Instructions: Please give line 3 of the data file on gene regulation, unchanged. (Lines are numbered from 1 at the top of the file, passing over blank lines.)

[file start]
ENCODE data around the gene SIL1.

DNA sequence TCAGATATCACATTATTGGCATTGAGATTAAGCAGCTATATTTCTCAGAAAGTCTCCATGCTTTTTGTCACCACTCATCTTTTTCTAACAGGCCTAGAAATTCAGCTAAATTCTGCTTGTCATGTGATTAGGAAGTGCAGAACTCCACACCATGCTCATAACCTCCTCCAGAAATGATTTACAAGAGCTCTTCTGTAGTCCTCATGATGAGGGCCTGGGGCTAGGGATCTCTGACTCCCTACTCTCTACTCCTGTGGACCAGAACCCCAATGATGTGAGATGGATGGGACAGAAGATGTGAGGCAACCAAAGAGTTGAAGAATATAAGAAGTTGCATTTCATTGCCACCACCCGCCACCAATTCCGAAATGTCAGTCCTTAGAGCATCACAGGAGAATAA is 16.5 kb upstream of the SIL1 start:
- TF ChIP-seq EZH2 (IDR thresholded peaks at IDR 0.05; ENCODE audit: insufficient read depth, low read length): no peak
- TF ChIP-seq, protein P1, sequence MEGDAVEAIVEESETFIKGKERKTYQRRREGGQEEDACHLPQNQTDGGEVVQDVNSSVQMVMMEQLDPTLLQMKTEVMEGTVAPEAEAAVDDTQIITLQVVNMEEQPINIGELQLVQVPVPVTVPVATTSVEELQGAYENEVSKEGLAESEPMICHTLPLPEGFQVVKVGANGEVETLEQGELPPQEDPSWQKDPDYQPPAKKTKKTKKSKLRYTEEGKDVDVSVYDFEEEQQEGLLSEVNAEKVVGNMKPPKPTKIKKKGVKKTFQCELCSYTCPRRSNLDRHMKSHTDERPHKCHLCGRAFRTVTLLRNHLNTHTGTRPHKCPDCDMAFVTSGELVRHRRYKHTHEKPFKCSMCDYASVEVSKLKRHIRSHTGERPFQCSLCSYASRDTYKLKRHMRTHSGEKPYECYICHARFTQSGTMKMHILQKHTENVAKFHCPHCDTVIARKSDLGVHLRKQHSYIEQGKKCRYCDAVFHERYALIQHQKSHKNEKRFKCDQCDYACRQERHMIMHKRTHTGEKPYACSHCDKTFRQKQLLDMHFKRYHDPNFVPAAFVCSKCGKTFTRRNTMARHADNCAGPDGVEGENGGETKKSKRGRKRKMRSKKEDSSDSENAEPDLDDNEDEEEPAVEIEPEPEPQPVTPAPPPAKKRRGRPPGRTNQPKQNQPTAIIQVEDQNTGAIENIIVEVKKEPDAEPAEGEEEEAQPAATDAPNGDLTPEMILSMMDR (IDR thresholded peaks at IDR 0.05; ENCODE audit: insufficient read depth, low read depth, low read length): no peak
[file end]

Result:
- TF ChIP-seq EZH2 (IDR thresholded peaks at IDR 0.05; ENCODE audit: insufficient read depth, low read length): no peak